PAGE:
Sweet Potato & Sausage hash

Delicious breakfast hash made by mixing Gluten-free sausage meat with vegetables and frying in a heavy pan. This Paleo recipe does not contain potatoes.

Sweet Potato & Sausage hash

A ‘normal’ person’s breakfast routine allows the luxury of mindlessly upending a box of cereal into a bowl, while bumbling around the kitchen wiping the sleep out of their eyes. While we don’t actually have to go out into the wild to catch our breakfast, for us Paleo Pioneers it can sometimes feel a bit, well, unjust that we have to rustle up a whole meal as soon as we wake up.

So I’m all for making breakfasts as easy as possible. Anything that can be made in bulk the day before and assembled with minimum supervision is good. Hash is a great Paleo breakfast because, not only does it tick these boxes, but it’s also a great way of using up leftover vegetables from the night before. It positively thrives on neglect because, while you leave it frying in the pan to multitask on procuring a cup of coffee etc., a beautiful crust will form on the bottom of the hash – which rather fortuitously is just what you want in a truly great hash!

You can also add baked eggs to the dish by making wells in the hash mix and cracking in eggs. If cooking in the oven, add the eggs for the final 10 minutes.

 

serves cooking time
4
Sweet Potato & Sausage hash
Ingredients Instructions
  • 400g gluten-free pork sausages
  • 1 swede (600g), peeled and diced
  • 1 sweet potato (300g), peeled and diced
  • 2 carrots (230g), peeled and diced
  • 15 brussels sprouts (200g), bases trimmed, outer leaves removed, and halved lengthways (use shredded cabbage if out of season)
  • 1 tablespoon cooking oil (I used lard)
  • 1/2 teaspoon ground nutmeg
  • 1/2 teaspoon salt
  • 1/2 teaspoon freshly ground black pepper

optional garnish:

  • fresh tarragon, chopped
  • fresh parsley, chopped
  • fresh chives, chopped
  1. The night before, cook the hash.
  2. Boil the swede. Put the swede in a large pan and cover with salted water. Bring to the boil then reduce to a simmer. Cook for 30 minutes, or until tender. When cooked, very roughly mash, and stir in the nutmeg, salt and pepper.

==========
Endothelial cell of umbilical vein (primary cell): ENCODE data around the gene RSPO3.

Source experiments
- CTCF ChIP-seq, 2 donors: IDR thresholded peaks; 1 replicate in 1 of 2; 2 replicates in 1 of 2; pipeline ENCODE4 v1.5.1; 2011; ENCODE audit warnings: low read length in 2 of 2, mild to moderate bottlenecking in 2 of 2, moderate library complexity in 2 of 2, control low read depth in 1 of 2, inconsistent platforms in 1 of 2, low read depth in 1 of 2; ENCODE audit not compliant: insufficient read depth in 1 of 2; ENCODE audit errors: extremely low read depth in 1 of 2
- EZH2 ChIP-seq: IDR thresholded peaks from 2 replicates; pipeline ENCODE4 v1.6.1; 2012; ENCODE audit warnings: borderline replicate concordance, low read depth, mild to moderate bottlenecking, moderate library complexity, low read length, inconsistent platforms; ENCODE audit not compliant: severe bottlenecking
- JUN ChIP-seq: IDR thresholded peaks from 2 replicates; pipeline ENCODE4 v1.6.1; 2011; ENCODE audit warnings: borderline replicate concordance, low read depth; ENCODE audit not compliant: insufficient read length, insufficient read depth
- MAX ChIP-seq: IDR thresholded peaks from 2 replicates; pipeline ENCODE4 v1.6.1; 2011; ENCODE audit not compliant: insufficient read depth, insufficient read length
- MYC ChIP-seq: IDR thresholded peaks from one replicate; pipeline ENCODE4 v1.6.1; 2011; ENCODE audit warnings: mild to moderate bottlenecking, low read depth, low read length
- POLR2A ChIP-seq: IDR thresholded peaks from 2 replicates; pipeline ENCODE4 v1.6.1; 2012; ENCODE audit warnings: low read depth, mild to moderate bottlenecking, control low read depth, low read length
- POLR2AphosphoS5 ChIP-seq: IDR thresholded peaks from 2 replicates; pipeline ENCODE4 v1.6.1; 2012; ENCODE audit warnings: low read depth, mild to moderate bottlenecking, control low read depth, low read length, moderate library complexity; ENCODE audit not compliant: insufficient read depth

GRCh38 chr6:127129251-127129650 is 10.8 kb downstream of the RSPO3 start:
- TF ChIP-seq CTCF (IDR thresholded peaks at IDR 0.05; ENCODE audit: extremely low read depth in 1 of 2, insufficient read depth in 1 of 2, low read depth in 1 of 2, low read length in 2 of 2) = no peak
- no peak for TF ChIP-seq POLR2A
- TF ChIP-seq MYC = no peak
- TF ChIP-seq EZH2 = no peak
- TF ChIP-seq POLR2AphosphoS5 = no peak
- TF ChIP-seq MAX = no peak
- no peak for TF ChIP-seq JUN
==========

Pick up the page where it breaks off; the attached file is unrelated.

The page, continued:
3. Steam the vegetables. Meanwhile, steam the remaining vegetables. Put the sweet potato in a steaming pan over a medium heat. Steam for 20 minutes, adding the carrot and  brussels sprouts after 8 minutes, so they steam for 12 minutes.  If using cabbage instead of brussels sprouts, allow to steam for 6 minutes. When all the vegetables are cooked and tender, empty into a colander and leave to steam dry.
  4. Fry the sausage. Meanwhile, heat 1 tablespoon of the cooking oil in a frying pan over a medium heat. Shuck the sausages out of their skins and crumble into the pan, breaking up the meat. Fry for 10 minutes, or until cooked through, stirring occasionally.
  5. Once all the ingredients are cooked, combine in the large pan and mix together with a wooden spoon. Taste, and adjust the seasoning if necessary. Once cooled, transfer the hash into an airtight container and refrigerate. It will keep for up to 5 days.
  6. In the morning, heat some cooking oil in a heavy-based frying pan over a medium-high heat, and add the hash mix.
    If cooking a single portion: cook for about 10 minutes, or until a crust has formed on the bottom, turning over halfway through.
    If cooking the whole lot: cook for about 10 minutes, without turning. Place in a preheated oven at 190°C/375°F and cook for 20-25 minutes, or until a crust has formed on top.
  7. Transfer to a plate. Garnish with the fresh herbs.


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